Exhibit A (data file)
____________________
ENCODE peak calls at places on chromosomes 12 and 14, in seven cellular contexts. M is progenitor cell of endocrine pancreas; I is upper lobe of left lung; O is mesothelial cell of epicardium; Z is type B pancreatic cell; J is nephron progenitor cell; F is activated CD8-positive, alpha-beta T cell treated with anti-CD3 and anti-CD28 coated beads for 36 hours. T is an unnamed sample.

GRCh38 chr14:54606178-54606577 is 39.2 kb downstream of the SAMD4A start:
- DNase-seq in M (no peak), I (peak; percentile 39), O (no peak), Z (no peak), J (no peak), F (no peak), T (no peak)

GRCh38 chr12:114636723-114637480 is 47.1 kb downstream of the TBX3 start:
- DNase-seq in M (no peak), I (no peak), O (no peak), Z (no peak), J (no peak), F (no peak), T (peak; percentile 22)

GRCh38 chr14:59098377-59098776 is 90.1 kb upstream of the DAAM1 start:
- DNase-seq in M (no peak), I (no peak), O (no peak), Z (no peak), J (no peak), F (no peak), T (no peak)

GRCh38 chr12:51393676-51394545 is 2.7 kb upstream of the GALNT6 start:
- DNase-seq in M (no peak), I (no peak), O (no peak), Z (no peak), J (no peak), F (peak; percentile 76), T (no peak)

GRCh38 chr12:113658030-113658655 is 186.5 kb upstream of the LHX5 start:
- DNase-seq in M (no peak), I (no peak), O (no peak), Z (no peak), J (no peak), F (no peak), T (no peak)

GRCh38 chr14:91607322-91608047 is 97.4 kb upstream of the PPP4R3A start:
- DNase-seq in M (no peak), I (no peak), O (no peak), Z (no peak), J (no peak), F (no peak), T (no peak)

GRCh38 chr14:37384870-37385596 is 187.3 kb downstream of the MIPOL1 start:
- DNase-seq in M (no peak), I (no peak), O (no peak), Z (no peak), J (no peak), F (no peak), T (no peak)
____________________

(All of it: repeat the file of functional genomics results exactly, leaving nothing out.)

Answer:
ENCODE peak calls at places on chromosomes 12 and 14, in seven cellular contexts. M is progenitor cell of endocrine pancreas; I is upper lobe of left lung; O is mesothelial cell of epicardium; Z is type B pancreatic cell; J is nephron progenitor cell; F is activated CD8-positive, alpha-beta T cell treated with anti-CD3 and anti-CD28 coated beads for 36 hours. T is an unnamed sample.

GRCh38 chr14:54606178-54606577 is 39.2 kb downstream of the SAMD4A start:
- DNase-seq in M (no peak), I (peak; percentile 39), O (no peak), Z (no peak), J (no peak), F (no peak), T (no peak)

GRCh38 chr12:114636723-114637480 is 47.1 kb downstream of the TBX3 start:
- DNase-seq in M (no peak), I (no peak), O (no peak), Z (no peak), J (no peak), F (no peak), T (peak; percentile 22)

GRCh38 chr14:59098377-59098776 is 90.1 kb upstream of the DAAM1 start:
- DNase-seq in M (no peak), I (no peak), O (no peak), Z (no peak), J (no peak), F (no peak), T (no peak)

GRCh38 chr12:51393676-51394545 is 2.7 kb upstream of the GALNT6 start:
- DNase-seq in M (no peak), I (no peak), O (no peak), Z (no peak), J (no peak), F (peak; percentile 76), T (no peak)

GRCh38 chr12:113658030-113658655 is 186.5 kb upstream of the LHX5 start:
- DNase-seq in M (no peak), I (no peak), O (no peak), Z (no peak), J (no peak), F (no peak), T (no peak)

GRCh38 chr14:91607322-91608047 is 97.4 kb upstream of the PPP4R3A start:
- DNase-seq in M (no peak), I (no peak), O (no peak), Z (no peak), J (no peak), F (no peak), T (no peak)

GRCh38 chr14:37384870-37385596 is 187.3 kb downstream of the MIPOL1 start:
- DNase-seq in M (no peak), I (no peak), O (no peak), Z (no peak), J (no peak), F (no peak), T (no peak)